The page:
Korg is officially unveiling its new DIY synth, the NTS-1. The affordable mini instrument will have musicians building their very own synthesizer for under $100 as the company appears to be re-launching its Nu:Tekt product line with a reinvigorated focus on DIY gear. Head below for all the details.

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New DIY Synth Inbound from Korg:

Once you’ve managed to put the new DIY synth together (more on that below), you’ll be greeted with a small, albeit powerful little instrument. Largely inspired by the tech packed into its much more expensive pro gear, the NTS-1 features a digital oscillator based on the MULTI Engine found inside the Minilogue XD. More advanced users will be able to create and use custom oscillators (and more) with the logue SDK as well — significantly expanding the sonic possibilities this thing ships with.

Modulation & Effects:

Beyond that, the new DIY synth also sports some notable sound-shaping controls as well. On top of the multimode filter, this little machine has 3 LFOs, an envelope generator, and some built-in stereo effects units. More specifically, a reverb, delay, and modulation section.

This is a DIY synth though. So you will have to put it together yourself. Fortunately for the less DIY-talented individuals out there, you’ll be able to skip the old soldering iron for this one. According to Korg, you won’t need anything to put it together the company hasn’t included in the package for you. Although I wouldn’t necessarily rule out having your electronics toolbox around for the gig, you will find a screwdriver and everything else you’ll need to put it together included in the price of entry.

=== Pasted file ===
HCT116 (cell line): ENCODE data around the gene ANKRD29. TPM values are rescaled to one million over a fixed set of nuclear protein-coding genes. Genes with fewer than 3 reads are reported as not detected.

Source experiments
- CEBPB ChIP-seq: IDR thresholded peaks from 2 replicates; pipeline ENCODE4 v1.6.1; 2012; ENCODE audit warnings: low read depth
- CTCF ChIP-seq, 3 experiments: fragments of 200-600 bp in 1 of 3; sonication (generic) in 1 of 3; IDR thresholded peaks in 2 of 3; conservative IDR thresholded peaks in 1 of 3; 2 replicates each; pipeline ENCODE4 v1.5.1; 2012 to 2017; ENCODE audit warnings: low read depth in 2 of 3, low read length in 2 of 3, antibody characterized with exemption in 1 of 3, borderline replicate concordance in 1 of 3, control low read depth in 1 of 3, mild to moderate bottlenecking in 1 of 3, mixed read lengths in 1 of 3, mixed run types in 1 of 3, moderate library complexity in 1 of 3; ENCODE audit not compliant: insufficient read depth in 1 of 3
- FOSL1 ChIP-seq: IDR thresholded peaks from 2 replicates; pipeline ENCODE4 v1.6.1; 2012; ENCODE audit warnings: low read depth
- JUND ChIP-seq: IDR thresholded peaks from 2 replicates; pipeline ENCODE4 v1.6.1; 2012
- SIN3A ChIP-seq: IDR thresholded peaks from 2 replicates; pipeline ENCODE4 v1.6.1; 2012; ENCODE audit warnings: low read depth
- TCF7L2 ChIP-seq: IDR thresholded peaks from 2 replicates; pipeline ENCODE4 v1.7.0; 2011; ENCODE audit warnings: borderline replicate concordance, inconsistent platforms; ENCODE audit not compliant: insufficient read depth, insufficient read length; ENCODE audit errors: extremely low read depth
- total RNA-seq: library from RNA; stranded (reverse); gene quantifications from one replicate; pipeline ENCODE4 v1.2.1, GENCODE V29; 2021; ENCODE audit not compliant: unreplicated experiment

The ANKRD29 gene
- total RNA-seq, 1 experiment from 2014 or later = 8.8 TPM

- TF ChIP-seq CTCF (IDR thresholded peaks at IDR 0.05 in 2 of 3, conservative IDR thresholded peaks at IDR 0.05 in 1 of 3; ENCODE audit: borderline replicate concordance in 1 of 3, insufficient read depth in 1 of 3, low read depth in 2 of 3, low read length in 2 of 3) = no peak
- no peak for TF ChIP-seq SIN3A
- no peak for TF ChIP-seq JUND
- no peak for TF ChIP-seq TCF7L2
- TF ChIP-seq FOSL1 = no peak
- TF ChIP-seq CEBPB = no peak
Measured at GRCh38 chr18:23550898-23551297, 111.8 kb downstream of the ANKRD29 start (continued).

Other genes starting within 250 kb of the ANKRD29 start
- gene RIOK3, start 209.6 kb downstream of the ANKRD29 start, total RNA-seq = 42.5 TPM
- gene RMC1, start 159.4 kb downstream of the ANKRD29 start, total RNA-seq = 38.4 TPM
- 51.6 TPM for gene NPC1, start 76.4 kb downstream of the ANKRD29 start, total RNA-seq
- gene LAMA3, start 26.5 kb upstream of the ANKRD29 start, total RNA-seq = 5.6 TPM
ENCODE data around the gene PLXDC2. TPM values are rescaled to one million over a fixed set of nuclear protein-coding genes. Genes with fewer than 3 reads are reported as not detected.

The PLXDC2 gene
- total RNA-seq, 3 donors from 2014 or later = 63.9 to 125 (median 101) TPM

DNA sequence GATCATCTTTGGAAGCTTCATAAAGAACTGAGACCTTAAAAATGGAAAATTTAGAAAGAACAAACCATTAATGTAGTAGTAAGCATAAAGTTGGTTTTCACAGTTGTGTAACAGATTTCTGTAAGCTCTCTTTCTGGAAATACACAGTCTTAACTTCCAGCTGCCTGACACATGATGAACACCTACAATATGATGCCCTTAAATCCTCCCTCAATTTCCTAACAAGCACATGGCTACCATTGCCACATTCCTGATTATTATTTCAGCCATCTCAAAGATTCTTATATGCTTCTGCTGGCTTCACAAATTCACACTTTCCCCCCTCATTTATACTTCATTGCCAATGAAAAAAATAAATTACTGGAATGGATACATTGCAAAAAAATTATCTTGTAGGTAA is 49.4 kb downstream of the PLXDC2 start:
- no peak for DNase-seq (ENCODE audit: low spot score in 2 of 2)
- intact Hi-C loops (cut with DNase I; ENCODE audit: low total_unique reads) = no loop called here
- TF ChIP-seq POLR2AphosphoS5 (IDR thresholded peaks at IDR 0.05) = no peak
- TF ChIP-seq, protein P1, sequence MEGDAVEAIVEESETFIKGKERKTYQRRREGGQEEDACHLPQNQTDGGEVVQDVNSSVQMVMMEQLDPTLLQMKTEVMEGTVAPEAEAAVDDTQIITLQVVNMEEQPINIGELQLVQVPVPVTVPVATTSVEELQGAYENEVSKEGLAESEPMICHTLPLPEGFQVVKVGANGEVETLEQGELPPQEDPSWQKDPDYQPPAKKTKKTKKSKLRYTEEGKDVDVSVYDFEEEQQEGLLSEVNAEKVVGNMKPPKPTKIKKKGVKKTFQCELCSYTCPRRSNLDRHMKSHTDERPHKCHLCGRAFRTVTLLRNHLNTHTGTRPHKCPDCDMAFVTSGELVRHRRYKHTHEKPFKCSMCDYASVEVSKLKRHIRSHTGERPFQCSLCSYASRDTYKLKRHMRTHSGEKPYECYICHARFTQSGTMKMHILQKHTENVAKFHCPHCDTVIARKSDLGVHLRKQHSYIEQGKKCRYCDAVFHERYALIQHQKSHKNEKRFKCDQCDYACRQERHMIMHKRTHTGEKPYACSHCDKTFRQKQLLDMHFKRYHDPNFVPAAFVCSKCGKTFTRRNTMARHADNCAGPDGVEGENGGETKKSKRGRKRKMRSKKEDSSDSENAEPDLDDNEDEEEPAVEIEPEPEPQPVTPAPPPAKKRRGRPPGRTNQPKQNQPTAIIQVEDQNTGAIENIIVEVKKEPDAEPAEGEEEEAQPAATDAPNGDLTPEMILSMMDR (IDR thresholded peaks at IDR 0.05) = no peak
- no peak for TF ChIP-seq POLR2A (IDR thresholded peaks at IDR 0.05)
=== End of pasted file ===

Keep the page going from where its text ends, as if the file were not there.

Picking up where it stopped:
The NTS-1 DIY synth is scheduled to begin shipping in November at $100

New DIY synth

9to5Toys’ Take:

There does appear to be some existing one-off Korg gear out there under the Nu:Tekt product line. But this new DIY synth is the first of a new era under that moniker that will focus on “DIY instruments, effects, and utilities”. While it’s certainly not the first of its kind, the fact that Korg is going the extra step and allowing users to jump into the SDK to reprogram the little beast is quite interesting. As opposed to a fun distraction for an afternoon before you go back to your Moog or expensive virtual synths, the creative possibilities all the sudden skyrocket with custom oscillators and much more. At under $100, this is one DIY synth musicians and electronics tinkerers will want to keep an eye on.

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